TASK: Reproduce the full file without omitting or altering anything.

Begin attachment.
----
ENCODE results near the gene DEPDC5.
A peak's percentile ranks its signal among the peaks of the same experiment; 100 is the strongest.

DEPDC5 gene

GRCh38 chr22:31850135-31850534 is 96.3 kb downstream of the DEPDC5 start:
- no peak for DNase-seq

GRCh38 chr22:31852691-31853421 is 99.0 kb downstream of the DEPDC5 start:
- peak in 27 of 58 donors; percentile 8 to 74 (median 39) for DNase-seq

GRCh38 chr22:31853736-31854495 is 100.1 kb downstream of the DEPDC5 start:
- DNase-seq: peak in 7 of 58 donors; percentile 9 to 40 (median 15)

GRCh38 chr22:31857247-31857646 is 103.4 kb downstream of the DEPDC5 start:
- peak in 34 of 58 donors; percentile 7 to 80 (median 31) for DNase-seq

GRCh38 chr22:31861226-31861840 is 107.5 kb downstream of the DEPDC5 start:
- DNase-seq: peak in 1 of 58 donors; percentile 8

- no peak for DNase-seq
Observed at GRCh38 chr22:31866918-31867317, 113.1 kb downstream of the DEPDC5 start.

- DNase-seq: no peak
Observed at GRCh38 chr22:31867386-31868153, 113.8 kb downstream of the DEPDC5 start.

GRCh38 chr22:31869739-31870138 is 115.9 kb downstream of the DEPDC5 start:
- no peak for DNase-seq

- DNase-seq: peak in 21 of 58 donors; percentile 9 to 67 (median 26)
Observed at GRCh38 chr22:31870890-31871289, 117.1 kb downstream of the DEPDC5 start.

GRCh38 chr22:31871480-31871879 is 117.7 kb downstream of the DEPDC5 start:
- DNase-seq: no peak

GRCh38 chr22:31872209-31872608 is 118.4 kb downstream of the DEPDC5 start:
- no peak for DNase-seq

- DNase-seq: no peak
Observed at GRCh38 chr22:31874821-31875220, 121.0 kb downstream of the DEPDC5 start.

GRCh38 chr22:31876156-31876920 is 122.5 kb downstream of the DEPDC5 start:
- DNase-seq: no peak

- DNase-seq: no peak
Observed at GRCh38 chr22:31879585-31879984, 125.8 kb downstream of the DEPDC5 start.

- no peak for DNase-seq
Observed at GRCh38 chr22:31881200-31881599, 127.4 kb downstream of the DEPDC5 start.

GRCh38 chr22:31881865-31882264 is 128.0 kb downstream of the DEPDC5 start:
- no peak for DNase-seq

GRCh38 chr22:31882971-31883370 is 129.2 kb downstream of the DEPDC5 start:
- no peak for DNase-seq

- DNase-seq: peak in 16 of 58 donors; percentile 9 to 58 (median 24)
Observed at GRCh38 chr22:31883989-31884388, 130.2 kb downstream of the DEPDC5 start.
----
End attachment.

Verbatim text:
ENCODE results near the gene DEPDC5.
A peak's percentile ranks its signal among the peaks of the same experiment; 100 is the strongest.

DEPDC5 gene

GRCh38 chr22:31850135-31850534 is 96.3 kb downstream of the DEPDC5 start:
- no peak for DNase-seq

GRCh38 chr22:31852691-31853421 is 99.0 kb downstream of the DEPDC5 start:
- peak in 27 of 58 donors; percentile 8 to 74 (median 39) for DNase-seq

GRCh38 chr22:31853736-31854495 is 100.1 kb downstream of the DEPDC5 start:
- DNase-seq: peak in 7 of 58 donors; percentile 9 to 40 (median 15)

GRCh38 chr22:31857247-31857646 is 103.4 kb downstream of the DEPDC5 start:
- peak in 34 of 58 donors; percentile 7 to 80 (median 31) for DNase-seq

GRCh38 chr22:31861226-31861840 is 107.5 kb downstream of the DEPDC5 start:
- DNase-seq: peak in 1 of 58 donors; percentile 8

- no peak for DNase-seq
Observed at GRCh38 chr22:31866918-31867317, 113.1 kb downstream of the DEPDC5 start.

- DNase-seq: no peak
Observed at GRCh38 chr22:31867386-31868153, 113.8 kb downstream of the DEPDC5 start.

GRCh38 chr22:31869739-31870138 is 115.9 kb downstream of the DEPDC5 start:
- no peak for DNase-seq

- DNase-seq: peak in 21 of 58 donors; percentile 9 to 67 (median 26)
Observed at GRCh38 chr22:31870890-31871289, 117.1 kb downstream of the DEPDC5 start.

GRCh38 chr22:31871480-31871879 is 117.7 kb downstream of the DEPDC5 start:
- DNase-seq: no peak

GRCh38 chr22:31872209-31872608 is 118.4 kb downstream of the DEPDC5 start:
- no peak for DNase-seq

- DNase-seq: no peak
Observed at GRCh38 chr22:31874821-31875220, 121.0 kb downstream of the DEPDC5 start.

GRCh38 chr22:31876156-31876920 is 122.5 kb downstream of the DEPDC5 start:
- DNase-seq: no peak

- DNase-seq: no peak
Observed at GRCh38 chr22:31879585-31879984, 125.8 kb downstream of the DEPDC5 start.

- no peak for DNase-seq
Observed at GRCh38 chr22:31881200-31881599, 127.4 kb downstream of the DEPDC5 start.

GRCh38 chr22:31881865-31882264 is 128.0 kb downstream of the DEPDC5 start:
- no peak for DNase-seq

GRCh38 chr22:31882971-31883370 is 129.2 kb downstream of the DEPDC5 start:
- no peak for DNase-seq

- DNase-seq: peak in 16 of 58 donors; percentile 9 to 58 (median 24)
Observed at GRCh38 chr22:31883989-31884388, 130.2 kb downstream of the DEPDC5 start.